Friday, January 06, 2012

Been there, done that, do it again?

We have been somewhat tied up with start of year work things, but are trying to put together our non-predictions for 2012, which isn't easy. We are sure we are not alone in finding that it is well-nigh impossible to come up with 2012 trade ideas without acknowledging the world is pretty binary due to European dynamics. Anyone who can't see that is probably wearing these (this picture taken this very morning by a friend of TMM at Xiamen airport in China):

Helen Keller sunglasses? ARE YOU SERIOUS? At some point, Chinese third string brands need to give up on trying to export and learn to use spell-check, and at least wiki some of their brand names. If they'd read this, it may have saved some ensuing embarrassment. Or at least get some decent advertising folks because this is so bad it's, err,... really bad. If this is the future of Chinese consumer brands, TMM think the better trades in the China consumer sector are food (NOT milk powder) and WPP.

Now back to markets - In our eyes we are in phase one of the WWF (Wrong Way First) move for the year. We went into this last year with paragraphs that are as apt now as they were then.

"Now of course we have the normal year-change housekeeping. It's that time of year that really highlights the flaws in the "efficient market hypothesis", as prices are about to start to move as everyone writes, reads and establishes their favourite trades for 2011, despite the information they are based on having been around for some time. It's those pesky benchmarks again. If you are personally judged Jan 1st - Dec 31st then your behaviour will treat those dates as important watersheds. (original here)"


"this time of year is full of trading peculiarities, as themes and trades for the year are discussed and executed, alongside the micro news-following tunings. As a result, we usually end up with a "wrong way first" move turning around the start of the third week. With the US on holiday for Martin Luther King day next Monday, TMM think this is lining itself up as a suitable turn date to target. We have always had a background belief that US holidays make good general turn dates. But if we are looking for turns against consensus we need to have a think about what that consensus is. Europe - As far as we can make out the trade coming out of December was to position for another major attack on Europe kicking off in January. (original here)"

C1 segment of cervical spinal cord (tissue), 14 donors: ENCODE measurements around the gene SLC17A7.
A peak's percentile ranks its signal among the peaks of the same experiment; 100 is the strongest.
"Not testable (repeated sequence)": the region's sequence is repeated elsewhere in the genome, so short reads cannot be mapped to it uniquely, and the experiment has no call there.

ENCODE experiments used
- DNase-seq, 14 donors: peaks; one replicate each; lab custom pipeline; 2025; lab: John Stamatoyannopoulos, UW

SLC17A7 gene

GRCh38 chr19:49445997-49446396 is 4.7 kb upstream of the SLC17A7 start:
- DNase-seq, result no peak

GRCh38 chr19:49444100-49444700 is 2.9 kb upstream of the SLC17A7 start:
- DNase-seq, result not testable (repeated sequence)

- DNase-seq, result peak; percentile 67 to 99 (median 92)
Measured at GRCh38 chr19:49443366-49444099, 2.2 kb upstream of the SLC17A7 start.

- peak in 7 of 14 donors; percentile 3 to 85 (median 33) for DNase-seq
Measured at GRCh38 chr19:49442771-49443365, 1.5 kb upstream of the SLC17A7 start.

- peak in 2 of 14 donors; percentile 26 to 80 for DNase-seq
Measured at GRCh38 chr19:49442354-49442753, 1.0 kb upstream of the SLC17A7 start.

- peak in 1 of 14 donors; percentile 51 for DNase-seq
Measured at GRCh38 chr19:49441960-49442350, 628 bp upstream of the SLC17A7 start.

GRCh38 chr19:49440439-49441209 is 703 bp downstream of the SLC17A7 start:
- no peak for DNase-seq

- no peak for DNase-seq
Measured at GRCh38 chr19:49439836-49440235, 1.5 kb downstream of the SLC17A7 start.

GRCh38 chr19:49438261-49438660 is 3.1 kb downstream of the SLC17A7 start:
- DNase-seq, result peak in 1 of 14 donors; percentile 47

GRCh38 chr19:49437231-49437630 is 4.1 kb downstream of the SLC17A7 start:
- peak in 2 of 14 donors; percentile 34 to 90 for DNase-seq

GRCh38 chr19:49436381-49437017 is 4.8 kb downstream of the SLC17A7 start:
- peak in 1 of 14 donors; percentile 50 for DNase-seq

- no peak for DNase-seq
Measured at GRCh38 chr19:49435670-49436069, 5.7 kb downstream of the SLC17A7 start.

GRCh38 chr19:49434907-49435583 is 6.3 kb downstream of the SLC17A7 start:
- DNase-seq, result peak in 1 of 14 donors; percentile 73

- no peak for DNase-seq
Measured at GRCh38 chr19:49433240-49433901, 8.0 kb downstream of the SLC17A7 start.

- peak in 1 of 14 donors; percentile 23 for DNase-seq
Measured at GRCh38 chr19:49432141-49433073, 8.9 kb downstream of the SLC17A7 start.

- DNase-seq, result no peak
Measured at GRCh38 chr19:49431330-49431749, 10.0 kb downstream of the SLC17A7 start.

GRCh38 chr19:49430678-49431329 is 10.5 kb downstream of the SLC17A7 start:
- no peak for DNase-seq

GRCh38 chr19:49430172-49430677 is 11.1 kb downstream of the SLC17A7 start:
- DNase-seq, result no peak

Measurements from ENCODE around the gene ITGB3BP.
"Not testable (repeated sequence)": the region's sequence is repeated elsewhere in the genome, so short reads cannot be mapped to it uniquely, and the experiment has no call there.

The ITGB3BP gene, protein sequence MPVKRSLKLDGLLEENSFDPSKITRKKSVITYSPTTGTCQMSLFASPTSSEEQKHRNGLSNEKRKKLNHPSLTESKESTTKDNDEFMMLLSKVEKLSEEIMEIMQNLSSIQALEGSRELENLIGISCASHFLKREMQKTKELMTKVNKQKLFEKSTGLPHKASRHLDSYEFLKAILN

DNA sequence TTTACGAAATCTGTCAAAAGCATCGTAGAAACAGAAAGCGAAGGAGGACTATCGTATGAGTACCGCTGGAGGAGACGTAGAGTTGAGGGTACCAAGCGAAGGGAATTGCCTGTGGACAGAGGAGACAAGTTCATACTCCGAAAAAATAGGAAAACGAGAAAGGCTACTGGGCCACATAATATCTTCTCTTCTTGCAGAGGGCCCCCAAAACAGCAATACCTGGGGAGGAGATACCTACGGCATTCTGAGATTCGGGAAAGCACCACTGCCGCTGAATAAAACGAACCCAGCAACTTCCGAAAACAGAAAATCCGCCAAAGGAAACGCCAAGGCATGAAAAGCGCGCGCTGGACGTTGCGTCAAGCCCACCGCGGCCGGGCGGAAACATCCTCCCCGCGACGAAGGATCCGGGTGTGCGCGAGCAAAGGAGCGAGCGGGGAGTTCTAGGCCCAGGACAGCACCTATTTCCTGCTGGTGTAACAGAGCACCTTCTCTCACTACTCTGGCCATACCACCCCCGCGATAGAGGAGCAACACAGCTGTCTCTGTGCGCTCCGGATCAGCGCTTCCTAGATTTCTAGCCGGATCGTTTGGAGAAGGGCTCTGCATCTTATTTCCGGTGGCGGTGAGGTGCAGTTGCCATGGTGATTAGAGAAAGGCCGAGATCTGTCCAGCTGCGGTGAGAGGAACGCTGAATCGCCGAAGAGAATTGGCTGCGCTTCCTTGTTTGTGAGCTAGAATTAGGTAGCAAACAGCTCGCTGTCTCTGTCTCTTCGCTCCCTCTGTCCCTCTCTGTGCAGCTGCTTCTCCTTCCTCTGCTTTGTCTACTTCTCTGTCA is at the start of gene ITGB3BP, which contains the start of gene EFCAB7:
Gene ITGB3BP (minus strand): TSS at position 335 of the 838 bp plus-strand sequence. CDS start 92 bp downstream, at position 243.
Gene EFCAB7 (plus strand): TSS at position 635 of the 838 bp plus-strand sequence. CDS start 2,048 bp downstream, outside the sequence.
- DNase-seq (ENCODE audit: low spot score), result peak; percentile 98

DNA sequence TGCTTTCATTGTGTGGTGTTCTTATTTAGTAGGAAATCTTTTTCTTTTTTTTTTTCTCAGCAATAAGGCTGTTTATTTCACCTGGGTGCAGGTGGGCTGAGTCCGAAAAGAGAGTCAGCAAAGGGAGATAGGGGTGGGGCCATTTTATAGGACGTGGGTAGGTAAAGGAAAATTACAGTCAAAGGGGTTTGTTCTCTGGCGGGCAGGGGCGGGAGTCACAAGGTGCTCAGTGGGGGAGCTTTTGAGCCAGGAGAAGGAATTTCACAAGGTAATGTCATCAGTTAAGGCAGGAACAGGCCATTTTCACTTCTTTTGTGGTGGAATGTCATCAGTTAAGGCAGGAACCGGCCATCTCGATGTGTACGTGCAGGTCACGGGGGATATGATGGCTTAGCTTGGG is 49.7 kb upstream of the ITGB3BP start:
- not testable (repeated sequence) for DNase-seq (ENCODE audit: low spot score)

Sound familiar?

So far this week has been "silly week" in our eyes, volumes have been micro in many markets and the ease on the roads into London this week are testament to folks not having fully returned after the Christmas holidays. A classic time to chase stops and test extremes.

The hole left by a lack of directly Euro negative news has been filled with the wedding of Hungary, Italian debt refunding needs, UniCredit performance and ... errr .. anything that fits. Hungary is wobbly, but though some may think it is the first candidate to rejoin the Warsaw Pact, this morning's statements of intent appear to have calmed things a bit, EURHUF looks like a short term top at least (fatal last words), so though this may just be a correction in the bigger HUF theme, we expect it to slip from the top of the worry list. The European Debt refunding story is interestingly presented - always the amount of new issuance and no regard to all that money being returned. So where is a large chunk of that refinancing money coming from? Well there is and will be, a lot of money sloshing around looking for a home.

One thing doing the rounds this morning is the bull/bear indicator with its recent high being highlighted as a potential turn signal. We last saw one this high in Dec 2010, but even then the next 2 months saw some pretty sizable rallies. Of course if you are bullish and you have little risk on, you are likely to buy; if you are bullish and have a lot of risk on, then you won't; so the starting point matters, especially in EM. Another key issue may be what the redemptions will be like at Real Money funds this month, and especially EM funds. The instructions to redeem or subscribe tend to occur in January after the investor letters go out. Following two consecutive quarters of cross-border repatriation flows only seen before in 2008, it looks as though they are prepared for similar this month with relatively large cash balances in hand (TMM have heard whispers of 7% cash). If the redemptions don't come, then our friend the benchmark is going to induce some rushed buying.

Finally we would like to thank all our readers for their support to our Xmas Charity appeal this year. A stunning effort from you all that has impressed the charity involved. We will be downgrading the appeal to the background and removing the widget, but a link will remain just in case.

We wish you all the best with your lottery ticket for today's NFP draw as we carry on dragging entrails from rabbits trying to predict 2012.


Amplitudeinthehouse said...

After seeing that ad you wouldn't be in any hurry to rush into town and buy a chow made bicycle..stick to the local made methinks..though those European made ones sure seem cushy :0) ^ 1000.

Oh!...has trading begun in 2012 yet?

Tradebot said...